ELIZABETH: The work-life balance. Being an entrepreneur is not really a job per se, it’s a full-on lifestyle choice and commitment. A business is a living thing. Some people think: “Oh, you took over from your dad, and it’s already ready-made. That’s so easy for you right?” But that’s not the case… many times it is even more difficult because I inherited something—not a blank canvas. The business environment constantly changes—you need to mould and adapt.
WY-LENE: How would you like people to remember you and your company?
ELIZABETH: We want to be remembered as a brand that made a global positive influence on people.
When people ask you for help and you are in a privileged position, it is really hard to say no, especially when you can do something about it.
WY-LENE: What inspired you to start Sight to Sky?
ELIZABETH: I love hiking in the mountains, and I spent some time (2 months) in the Himalayas during my postgrad trip as a volunteer teacher. I have always been drawn to different cultures and remote places, since I majored in history. While I was living in a remote village in the mountains, with no electricity or facilities, teaching English in a monastery, one of the students had to drop out of school because her father suffered from cataract. She had to stay at home to take care of him, while her mum went to work. In that moment, I realised that we take so many basic things for granted—healthcare being one of them. In a place like that, having cataract surgery would cost her an education, and it does affect lives. So Sight to Sky started as a personal project to help this particular family, and it grew from there after more people came to us for help. When people ask you for help and you are in a privileged position, it is really hard to say no, especially when you can do something about it.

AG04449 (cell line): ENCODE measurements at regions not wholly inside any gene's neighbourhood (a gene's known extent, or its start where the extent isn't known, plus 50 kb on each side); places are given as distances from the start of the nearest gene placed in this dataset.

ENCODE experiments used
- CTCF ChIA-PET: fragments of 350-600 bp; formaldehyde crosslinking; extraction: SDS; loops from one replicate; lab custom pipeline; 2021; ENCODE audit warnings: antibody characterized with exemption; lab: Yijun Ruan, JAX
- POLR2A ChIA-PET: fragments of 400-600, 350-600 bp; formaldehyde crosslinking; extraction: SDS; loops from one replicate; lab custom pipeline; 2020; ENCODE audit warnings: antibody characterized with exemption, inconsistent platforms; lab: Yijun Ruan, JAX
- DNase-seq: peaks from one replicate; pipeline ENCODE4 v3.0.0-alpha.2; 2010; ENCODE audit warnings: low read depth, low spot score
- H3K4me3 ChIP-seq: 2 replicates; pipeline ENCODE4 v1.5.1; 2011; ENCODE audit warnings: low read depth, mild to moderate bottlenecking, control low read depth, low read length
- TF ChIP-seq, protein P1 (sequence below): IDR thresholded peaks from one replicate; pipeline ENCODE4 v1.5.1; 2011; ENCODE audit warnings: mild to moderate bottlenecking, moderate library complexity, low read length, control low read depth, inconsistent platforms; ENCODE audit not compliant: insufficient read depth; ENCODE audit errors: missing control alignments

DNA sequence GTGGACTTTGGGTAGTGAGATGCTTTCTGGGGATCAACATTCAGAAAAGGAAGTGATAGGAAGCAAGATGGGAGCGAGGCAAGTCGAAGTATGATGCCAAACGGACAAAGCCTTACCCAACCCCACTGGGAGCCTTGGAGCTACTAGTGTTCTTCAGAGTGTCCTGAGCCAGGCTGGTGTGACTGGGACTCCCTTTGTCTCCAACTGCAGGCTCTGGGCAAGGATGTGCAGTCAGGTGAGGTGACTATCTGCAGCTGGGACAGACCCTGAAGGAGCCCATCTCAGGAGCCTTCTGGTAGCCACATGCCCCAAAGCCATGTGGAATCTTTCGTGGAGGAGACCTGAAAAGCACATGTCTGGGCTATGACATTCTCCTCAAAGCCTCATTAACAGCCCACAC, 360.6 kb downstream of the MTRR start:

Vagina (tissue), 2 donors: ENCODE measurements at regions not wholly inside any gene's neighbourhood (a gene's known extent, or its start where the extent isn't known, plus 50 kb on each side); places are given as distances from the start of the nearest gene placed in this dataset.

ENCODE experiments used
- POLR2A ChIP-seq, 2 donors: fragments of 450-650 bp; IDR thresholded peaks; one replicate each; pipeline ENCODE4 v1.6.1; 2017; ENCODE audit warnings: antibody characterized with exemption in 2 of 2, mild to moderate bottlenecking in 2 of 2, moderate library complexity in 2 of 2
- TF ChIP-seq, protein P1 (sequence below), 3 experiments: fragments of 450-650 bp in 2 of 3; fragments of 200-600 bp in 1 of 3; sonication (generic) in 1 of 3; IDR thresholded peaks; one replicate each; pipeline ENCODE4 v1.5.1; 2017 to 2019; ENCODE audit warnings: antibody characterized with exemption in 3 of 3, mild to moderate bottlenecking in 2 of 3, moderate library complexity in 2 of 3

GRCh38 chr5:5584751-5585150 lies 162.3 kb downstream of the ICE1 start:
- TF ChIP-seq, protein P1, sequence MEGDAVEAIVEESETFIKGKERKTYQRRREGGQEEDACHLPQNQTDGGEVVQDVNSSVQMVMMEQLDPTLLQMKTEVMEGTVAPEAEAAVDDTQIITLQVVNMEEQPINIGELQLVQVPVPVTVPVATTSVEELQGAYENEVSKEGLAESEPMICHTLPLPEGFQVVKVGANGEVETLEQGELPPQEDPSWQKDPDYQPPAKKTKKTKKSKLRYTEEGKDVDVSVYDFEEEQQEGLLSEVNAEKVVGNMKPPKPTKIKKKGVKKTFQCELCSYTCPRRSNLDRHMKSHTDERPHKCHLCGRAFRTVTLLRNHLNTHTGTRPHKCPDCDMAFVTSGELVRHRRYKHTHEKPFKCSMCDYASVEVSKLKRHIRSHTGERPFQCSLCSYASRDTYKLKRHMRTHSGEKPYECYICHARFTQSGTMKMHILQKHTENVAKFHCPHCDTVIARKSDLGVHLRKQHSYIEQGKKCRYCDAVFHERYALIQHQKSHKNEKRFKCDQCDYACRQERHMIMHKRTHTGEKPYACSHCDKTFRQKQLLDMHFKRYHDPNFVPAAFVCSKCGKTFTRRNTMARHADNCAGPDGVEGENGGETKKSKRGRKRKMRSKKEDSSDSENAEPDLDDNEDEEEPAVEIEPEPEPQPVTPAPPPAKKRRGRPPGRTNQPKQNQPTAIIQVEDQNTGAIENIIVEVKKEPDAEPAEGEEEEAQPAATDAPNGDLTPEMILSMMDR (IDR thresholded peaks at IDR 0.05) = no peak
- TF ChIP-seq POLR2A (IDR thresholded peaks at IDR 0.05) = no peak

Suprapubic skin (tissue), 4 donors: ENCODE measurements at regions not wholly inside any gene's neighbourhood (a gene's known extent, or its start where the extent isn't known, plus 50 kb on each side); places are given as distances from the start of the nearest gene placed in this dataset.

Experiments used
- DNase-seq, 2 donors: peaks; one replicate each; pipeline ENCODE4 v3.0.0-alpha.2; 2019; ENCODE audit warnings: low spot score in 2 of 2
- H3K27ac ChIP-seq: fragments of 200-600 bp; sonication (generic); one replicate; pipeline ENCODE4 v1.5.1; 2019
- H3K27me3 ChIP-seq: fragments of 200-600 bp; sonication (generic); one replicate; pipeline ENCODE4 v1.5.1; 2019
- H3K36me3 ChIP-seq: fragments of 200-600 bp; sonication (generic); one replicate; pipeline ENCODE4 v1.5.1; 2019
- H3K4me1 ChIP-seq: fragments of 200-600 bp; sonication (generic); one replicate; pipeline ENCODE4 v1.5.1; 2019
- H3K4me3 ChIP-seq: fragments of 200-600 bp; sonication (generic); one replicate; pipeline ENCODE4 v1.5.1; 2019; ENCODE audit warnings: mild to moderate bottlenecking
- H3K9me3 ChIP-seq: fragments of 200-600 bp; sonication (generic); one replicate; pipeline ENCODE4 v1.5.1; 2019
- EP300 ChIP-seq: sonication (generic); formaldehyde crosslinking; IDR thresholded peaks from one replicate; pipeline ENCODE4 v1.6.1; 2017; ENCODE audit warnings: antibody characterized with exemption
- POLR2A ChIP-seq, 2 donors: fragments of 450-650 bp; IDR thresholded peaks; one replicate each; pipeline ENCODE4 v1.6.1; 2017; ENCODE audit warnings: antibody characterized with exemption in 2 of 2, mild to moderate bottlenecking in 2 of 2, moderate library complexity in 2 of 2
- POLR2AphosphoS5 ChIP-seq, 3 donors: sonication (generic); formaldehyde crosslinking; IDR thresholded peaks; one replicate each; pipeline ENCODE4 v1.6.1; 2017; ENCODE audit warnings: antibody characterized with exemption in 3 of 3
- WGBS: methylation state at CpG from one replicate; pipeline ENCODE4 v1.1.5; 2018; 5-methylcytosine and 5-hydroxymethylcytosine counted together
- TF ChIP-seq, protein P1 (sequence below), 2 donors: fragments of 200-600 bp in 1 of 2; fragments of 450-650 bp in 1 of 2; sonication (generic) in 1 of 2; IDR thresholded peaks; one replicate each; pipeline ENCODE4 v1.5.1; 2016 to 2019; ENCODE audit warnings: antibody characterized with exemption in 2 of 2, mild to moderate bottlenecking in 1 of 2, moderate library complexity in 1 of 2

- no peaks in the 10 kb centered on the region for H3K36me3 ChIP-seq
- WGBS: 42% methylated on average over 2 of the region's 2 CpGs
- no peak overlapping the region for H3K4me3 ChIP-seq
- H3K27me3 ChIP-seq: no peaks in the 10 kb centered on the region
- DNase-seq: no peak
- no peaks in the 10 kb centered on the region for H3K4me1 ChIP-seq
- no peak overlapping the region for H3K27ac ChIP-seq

WY-LENE: At what time in your recent past have you felt most passionate and alive?
ELIZABETH: I would say this present moment because it is a period of change and growth for the company. It’s challenging and difficult—a lot of questions I haven’t found answers to, but that really gives me the drive to push myself harder. I feel very passionate knowing we are moving towards our goal of building a global company, without having to sacrifice our core values.
WY-LENE: If someone made a movie of your life would it be a drama, a comedy, a romantic-comedy, action film, or science fiction?
ELIZABETH: It would be an action film. [laughs]
WY-LENE: What’s a great book you’ve read recently?
ELIZABETH: Shoe Dog: A Memoir by the Creator of Nike.
WY-LENE: Finally, what are you most grateful for in life?
ELIZABETH: My family. I am also grateful to have a lot of good people around me who are my strong moral compasses, and they have guided and mentored me. I wouldn’t be the person I am today without them.